- Question from Cath.
A: I used to have a 16-litre Matabi sprayer. I rated it highly, especially as it only cost me £59. But then, that was a few years ago.
Today's Matabi still looks a bit "agricultural" but it has some smashing features. The manufacturer has changed over to a fibreglass lance, which is an improvement in that it is lighter although more likely to be broken. The lance still stows neatly into a clip on the side of the tank so it is less likely to be damaged when bumped around in the back of a van.
The Matabi arrives in a box. The lance, trigger and hose are separate but the tank is ready assembled and is complete with strong and adjustable straps. This is a sprayer that can be used by left- or right-handed operators and is easy to switch from one side to the other if you are doing a lot of spraying and need to rest the pump hand.
What I really like about the Matabi is the tank. It is made from injection-moulded plastic, is cross-braced and is bonded to the shockproof base so there are no joints or seals to let pesticide dribble down your back.
Matabi now makes a handy five-litre knapsack sprayer as well as the traditional 12-litre and 16-litre knapsacks. For those with higher-capacity needs, there is a 20-litre version. Call Vitax Amenity on 01530 510060 for details of your nearest stockist.
Q: We recently replaced our walk-behind spreader. Is our old spreader, a Trojan 15, suitable for applying salt in winter? In the past we have always used a shovel to throw salt and grit across walkways but it would be easier to use a spreader.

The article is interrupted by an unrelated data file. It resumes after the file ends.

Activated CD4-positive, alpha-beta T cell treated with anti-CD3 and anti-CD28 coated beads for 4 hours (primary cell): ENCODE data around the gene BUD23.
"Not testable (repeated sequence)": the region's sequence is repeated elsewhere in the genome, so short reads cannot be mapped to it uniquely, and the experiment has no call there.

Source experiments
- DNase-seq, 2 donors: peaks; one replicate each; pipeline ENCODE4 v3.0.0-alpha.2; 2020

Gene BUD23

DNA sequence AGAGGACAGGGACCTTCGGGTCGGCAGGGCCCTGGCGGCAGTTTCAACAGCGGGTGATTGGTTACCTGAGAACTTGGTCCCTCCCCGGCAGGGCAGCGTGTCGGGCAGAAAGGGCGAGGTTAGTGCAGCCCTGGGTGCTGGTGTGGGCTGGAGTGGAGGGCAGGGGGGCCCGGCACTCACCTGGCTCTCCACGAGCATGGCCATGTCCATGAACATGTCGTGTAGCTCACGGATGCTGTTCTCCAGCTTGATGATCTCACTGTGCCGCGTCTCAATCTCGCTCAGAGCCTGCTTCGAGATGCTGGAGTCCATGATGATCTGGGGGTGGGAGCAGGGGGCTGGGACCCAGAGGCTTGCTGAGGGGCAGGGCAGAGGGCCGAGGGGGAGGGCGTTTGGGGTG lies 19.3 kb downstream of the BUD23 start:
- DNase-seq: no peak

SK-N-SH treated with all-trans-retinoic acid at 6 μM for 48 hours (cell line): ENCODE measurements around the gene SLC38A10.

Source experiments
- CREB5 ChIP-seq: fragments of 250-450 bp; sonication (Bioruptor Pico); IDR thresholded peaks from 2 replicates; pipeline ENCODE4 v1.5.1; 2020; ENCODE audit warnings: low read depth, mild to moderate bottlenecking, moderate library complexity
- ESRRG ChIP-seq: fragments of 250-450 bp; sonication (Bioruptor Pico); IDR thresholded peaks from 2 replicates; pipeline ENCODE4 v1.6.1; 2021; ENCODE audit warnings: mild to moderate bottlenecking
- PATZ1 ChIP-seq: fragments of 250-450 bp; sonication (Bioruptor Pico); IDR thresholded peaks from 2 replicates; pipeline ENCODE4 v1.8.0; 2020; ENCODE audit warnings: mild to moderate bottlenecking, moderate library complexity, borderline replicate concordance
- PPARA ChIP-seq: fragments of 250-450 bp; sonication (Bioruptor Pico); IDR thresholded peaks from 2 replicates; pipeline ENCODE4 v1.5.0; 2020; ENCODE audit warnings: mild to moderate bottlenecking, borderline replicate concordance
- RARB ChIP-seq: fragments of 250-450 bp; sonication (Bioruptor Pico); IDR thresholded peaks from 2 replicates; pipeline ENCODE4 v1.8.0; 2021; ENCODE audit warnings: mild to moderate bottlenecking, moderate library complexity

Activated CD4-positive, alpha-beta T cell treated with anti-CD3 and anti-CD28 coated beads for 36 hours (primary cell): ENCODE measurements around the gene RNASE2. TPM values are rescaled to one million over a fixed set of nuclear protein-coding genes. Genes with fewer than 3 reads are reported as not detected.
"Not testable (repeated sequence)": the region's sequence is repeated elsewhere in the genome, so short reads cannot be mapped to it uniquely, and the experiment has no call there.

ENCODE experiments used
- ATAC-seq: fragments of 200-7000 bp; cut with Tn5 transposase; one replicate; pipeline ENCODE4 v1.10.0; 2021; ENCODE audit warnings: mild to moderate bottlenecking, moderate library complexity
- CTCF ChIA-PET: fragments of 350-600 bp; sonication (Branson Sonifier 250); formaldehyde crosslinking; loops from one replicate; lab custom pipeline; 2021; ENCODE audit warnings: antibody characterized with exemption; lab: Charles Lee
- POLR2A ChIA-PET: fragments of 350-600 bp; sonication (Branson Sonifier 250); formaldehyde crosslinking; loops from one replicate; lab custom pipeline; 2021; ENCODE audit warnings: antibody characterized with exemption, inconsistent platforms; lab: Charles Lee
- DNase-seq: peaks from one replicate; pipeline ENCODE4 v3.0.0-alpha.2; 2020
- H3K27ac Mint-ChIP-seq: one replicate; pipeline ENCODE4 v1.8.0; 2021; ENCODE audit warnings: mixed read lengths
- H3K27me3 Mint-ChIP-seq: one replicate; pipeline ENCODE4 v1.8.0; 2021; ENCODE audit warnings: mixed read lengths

- Question by email.
A: Using a spreader rather than shovelling material would mean you tick more boxes from the health and safety point of view. A spreader would give a much more even pattern of application and would be easier and less tiring to use than a shovel.
The Trojan 15 is a suitable unit for the application of salt, having a low-density polypropylene hopper and the coated-steel frame having withstood 1,000 hours in a salt-spray test.
Q: Would you be able to list some more golf course equipment, like the ride-on sand bunker rakes supplied by John Deere, Toro and Ransomes, to the What Kit website?
- Question from Invicta, by email.
A: The What Kit website (www.WhatKit.co.uk) currently has 27 categories of equipment, ranging from aerators to woodchippers and shredders. We have tried to cover the most popular items in the first instance, so you will see details of blowers, brushcutters, chainsaws, construction equipment, hedgetrimmers, mowers, sweepers and collectors, tractors, trailers and utility vehicles already on the site, along with turf care items such as scarifiers, seeders and linemarkers. In time, it is hoped to add more equipment.
Sally Drury has reported for HW and its forerunner GC&HTJ for 27 years and has spent more than five years testing machinery for HW and What Kit? The advice in this helpline is independent.